“I was just like, ‘Am I dreaming? There’s no way I’m about to go to a college that has a brand new esports team. There’s no way,’” Mead said. “I hopped in (their Discord) and started talking to them, and we start getting things worked out. Fast forward five months later, here we are.”
It’s not always that easy. Jones also monitors websites like BeRecruited and Next College Student Athlete, better known as NCSA. It wasn’t always so organized, though. He compares the early years of recruiting to the Wild West.
“Some of my first recruits I found through friends, through team members or through the game itself,” Jones said. “I’d be playing with someone and I’d be like, ‘Hey, are you interested in going to college?’ Now it’s much more supported at the high school and, increasingly, at the middle school level. Many of them started as student clubs that have grown to look more and more like athletics teams. More schools are starting to offer stipends to teachers to be coaches, more resources, buying gaming-specific computers and peripherals instead of just relegating them to the existing computer lab.”
High schools invest in esports clubs
That kind of support is happening right here in the Ozarks. Schools like Branson, Hollister, Ozark, Republic and Sparta are involved in esports. Boys & Girls Club of Springfield’s new Risdal Family Center for Great Futures will include an esports lounge among other amenities.
And Springfield Public Schools is beginning a big investment to get its high schools and middle schools involved.
“We have had some esports clubs kind of randomly throughout our school system, student engagement clubs,” said Josh Scott, athletic director for SPS. “When we were looking to increase offerings, esports is right now the fastest growing sport in the world.
“We had periodically reached out and asked kids if you could have another extracurricular activity, what would it be — and esports was always in the top two to three, conservatively speaking. We looked at it and we will have a competitive team at each of the five high schools, with a coach leading the teams.”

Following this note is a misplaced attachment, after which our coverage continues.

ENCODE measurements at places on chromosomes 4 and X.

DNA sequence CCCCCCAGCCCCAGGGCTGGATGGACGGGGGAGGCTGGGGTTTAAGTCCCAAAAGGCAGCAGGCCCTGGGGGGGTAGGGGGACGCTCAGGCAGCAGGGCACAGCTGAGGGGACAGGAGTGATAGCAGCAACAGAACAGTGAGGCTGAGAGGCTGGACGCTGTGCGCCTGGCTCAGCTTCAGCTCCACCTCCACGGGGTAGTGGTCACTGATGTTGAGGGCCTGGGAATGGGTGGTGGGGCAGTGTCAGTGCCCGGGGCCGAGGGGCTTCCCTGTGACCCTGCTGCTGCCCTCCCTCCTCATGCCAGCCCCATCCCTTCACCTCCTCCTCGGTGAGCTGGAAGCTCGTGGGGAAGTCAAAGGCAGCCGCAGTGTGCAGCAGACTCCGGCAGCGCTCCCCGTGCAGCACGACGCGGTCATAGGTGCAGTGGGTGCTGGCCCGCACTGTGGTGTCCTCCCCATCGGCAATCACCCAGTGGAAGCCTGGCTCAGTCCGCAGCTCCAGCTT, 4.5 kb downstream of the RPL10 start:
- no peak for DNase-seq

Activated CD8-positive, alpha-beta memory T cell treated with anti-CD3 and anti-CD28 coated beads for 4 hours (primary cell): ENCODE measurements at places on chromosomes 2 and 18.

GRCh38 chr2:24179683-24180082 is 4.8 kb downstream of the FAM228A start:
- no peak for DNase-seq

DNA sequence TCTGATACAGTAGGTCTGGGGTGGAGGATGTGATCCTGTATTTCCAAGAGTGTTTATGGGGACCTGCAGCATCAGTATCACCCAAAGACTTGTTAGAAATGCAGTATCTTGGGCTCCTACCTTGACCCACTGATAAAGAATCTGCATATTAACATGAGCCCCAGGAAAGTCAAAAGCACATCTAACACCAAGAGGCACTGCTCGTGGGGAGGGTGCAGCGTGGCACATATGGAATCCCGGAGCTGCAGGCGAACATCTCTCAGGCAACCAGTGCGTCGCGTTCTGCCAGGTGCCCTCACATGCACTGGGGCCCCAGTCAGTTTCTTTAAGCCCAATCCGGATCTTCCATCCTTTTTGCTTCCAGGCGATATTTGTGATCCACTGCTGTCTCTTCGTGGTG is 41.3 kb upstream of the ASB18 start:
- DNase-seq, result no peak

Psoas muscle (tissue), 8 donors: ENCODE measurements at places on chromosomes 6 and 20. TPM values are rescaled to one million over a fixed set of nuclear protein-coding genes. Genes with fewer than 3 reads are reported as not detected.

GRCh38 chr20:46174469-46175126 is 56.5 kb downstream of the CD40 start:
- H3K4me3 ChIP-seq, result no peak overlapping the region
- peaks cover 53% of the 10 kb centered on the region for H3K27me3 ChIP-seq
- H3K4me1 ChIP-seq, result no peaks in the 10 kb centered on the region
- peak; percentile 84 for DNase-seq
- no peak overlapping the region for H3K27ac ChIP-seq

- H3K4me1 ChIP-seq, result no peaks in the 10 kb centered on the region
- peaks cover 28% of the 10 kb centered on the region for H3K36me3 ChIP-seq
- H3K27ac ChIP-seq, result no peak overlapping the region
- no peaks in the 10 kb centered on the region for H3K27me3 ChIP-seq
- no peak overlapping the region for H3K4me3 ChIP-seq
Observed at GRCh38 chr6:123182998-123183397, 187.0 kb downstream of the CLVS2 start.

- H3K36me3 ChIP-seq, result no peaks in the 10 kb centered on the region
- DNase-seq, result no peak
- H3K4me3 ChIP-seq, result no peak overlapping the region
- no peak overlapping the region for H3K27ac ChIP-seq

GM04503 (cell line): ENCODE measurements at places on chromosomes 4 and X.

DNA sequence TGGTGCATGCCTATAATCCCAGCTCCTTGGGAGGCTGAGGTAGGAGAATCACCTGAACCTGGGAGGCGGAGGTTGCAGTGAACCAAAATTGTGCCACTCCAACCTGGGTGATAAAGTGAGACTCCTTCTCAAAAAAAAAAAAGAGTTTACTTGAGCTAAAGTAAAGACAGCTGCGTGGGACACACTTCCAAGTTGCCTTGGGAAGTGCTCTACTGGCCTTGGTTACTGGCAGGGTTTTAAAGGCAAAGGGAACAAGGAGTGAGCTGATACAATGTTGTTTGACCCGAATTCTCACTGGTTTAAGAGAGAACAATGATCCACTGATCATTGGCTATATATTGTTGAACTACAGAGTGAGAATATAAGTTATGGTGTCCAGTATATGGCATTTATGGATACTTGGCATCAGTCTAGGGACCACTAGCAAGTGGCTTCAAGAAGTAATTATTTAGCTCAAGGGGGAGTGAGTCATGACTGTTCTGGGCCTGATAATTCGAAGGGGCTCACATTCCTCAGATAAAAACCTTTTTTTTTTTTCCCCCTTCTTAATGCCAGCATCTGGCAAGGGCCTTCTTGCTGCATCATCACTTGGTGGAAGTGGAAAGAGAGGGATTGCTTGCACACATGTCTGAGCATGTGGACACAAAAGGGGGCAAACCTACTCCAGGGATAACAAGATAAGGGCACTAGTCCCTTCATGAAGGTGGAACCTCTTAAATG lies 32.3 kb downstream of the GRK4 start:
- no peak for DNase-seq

Those teams are ramping up now, holding meetings and getting organized. The schools may not have the fancy dedicated esports lounges like the colleges do, opting to use a laptop-based system to game, but that hasn’t dampened interest.
“I know it only took five days and one of our coaches reached out to IT to ask for laptops for the kids,” Scott said. “They’re excited. We’re listening to our kids and bringing in an activity that is not only exploding on the college and high school level but worldwide. It’s not uncommon to see gamers coming to Springfield to game in our town. It’s pretty neat to be on the cutting edge of a growing sport.”
Are esports more or less accessible to students?
Not that there aren’t concerns. Equity is an issue, with some students unable to afford the equipment to game at home. While students might have access to an X-Box or Playstation game console, most college games are played on PCs — though esports lounges and school teams do help some. There’s also the issue of women in gaming.